Graham Canty concurred, saying: I believe that with the full support of our clubs, administration, players and supporters, this plan offers Cork Football an opportunity to once again scale the heights in the club and inter-county arena.

Brian Cuthbert also stressed the opportunity now available to maximise the potential of Cork football, saying: This plan affords Cork football a synergy that will allow us to maximise our full potential. Key appointments, allied to new structures at club, county and administrative levels will provide all of our stakeholders with a pathway that is co-ordinated and properly resourced. This is a time of opportunity that will require huge work but more importantly, it will require us all to put our own self-interests second to the greater good of football within our county.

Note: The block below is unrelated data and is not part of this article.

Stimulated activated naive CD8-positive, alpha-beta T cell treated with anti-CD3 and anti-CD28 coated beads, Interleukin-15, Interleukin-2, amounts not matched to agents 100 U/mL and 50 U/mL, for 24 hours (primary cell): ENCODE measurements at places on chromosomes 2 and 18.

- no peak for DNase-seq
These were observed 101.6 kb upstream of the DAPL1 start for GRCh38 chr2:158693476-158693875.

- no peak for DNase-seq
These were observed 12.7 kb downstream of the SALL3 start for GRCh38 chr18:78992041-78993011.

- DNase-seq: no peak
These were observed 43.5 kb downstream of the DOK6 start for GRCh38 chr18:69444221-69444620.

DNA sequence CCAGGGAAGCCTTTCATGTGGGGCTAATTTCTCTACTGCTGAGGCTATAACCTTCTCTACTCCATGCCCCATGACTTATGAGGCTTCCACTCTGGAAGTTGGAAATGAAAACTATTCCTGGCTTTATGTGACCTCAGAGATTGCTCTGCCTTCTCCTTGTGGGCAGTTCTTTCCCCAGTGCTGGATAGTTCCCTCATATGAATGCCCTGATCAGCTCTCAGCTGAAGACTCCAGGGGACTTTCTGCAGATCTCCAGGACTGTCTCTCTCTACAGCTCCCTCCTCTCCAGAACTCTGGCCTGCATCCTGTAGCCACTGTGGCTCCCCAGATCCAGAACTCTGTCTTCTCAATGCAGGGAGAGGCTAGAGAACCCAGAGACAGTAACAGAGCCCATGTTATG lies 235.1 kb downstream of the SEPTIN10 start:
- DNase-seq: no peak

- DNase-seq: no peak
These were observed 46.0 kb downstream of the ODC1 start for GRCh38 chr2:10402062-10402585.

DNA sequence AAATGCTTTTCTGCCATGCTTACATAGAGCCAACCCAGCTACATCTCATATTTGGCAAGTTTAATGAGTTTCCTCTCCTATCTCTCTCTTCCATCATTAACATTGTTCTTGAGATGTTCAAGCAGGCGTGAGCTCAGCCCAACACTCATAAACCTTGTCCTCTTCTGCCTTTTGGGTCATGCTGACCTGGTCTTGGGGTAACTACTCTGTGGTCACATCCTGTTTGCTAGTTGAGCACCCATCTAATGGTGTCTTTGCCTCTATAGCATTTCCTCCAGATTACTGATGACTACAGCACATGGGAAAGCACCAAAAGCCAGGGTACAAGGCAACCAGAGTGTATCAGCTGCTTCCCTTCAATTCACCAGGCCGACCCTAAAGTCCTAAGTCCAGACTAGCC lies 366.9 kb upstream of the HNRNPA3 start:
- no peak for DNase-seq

County Chairperson Tracey Kennedy said: I would like to thank Conor, Graham and Brian most sincerely for their involvement in the development of this plan. Their passion for and commitment to Cork football are undeniable and their knowledge, experience and expertise are evident throughout this plan. As I have said in my introduction to the document, some of the strategies outlined within it are easily implemented and rooted in common sense, while other aspects are radical and will require a significant shift in thinking, but everything proposed here has been carefully considered in terms of its long-term benefit to Cork football, and indeed to Cork GAA. It is incumbent on us, as one of the top GAA counties in terms of size and overall success, to lead the way also in terms of innovation. We need a complete culture shift if Cork football is to be truly successful, and as the plan acknowledges, the support of all stakeholders is vital for its success. I hope that the entire Cork GAA family will join us in working together for the good of Cork football. Cultural change is a slow process so the sooner it begins, the better.